File puptcrit/puptcrit.0810, message 401

To: <>
Date: Wed, 29 Oct 2008 22:48:45 -0400
Subject: [Puptcrit] Stephen Mottram's The Seas of Organillo

Hi all.
I am still floating on a sea of bewilderment and enchantment, coming 
straight from a showing of Stephen Mottram's The Seas of Organillo, here in 

I have never seen anything like it, and I doubt I ever will, except from the 
same creator of course.

>From the first light preparing the first puppet appearance, I was captured.
Such visual poetry requires no words, and there were none.
I hesitate to describe the show, as there are so many surprises it would be 
a disservice.
So I'll just comment on one thing: a pair of wooden hands that have minimal 
articulations, yet seem perfectly human, perfectly real, except that they 
are not attached to a body. Even after the show when he showed one to us, 
they still looked amazing in regular lights, even compared to his own hands.

Mottram's steadyness with marionettes is amazing.

A highly skilled artist-craftsman-technician combined with a highly skilled 

Mottram uses low tech to create high art, bringing simple efficient 
solutions to tall order technical problems.
In this show he uses marionettes, motors, automata, shadows, lenses, 
illusions, fantastic multi-layered out-of-this-world music, and impressively 
controlled lighting. Some would get lost in such a toybox of possibilities.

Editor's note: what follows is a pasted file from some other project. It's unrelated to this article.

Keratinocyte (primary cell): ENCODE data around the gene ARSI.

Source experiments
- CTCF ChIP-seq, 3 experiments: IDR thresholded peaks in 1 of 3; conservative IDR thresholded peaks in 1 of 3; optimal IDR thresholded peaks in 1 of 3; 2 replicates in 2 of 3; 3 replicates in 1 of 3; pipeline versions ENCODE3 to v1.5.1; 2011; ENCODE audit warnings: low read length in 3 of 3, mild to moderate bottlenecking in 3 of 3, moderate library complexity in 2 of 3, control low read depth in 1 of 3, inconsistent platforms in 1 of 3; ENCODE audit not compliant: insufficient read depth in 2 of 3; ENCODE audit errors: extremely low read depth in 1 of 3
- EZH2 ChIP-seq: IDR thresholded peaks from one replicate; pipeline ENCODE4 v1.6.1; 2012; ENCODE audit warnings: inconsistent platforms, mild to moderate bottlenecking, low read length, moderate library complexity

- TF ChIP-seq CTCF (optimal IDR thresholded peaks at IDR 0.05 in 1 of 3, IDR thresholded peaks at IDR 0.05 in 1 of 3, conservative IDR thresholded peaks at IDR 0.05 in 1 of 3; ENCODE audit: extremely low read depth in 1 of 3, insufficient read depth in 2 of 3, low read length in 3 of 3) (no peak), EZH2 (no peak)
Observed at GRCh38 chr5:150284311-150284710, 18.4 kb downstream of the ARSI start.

Yet nothing here is gratuitous, everything serves the creation to perfect 

Even his set is impressive, built for great reveals and exits, to hide the 
puppeteer's body (except for his head and hands) and also to work with czech 
black techniques when needed.

I'm mind boggled.
I drove my bicycle to get to and from the show, in the bitter cold, against 
the wind.
The getting there was painful and almost desperate. The going home part was 
easy and quick, despite it being even colder, my body was feeeling it, but 
it didn't matter, because my heart and mind were inhabited and warmed by a 
puppet show that shall inspire me for the rest of my days.

If you can't travel to the show, make your contacts work to bring the show 
closer to you!
I believe he's only been in the USA once (west coast, if my source was 
He doesn't have a website, but we should find a lot of info online about his 

The show is in its second version. It was reworked and relaunched in 2004.
Has anybody else seen it?

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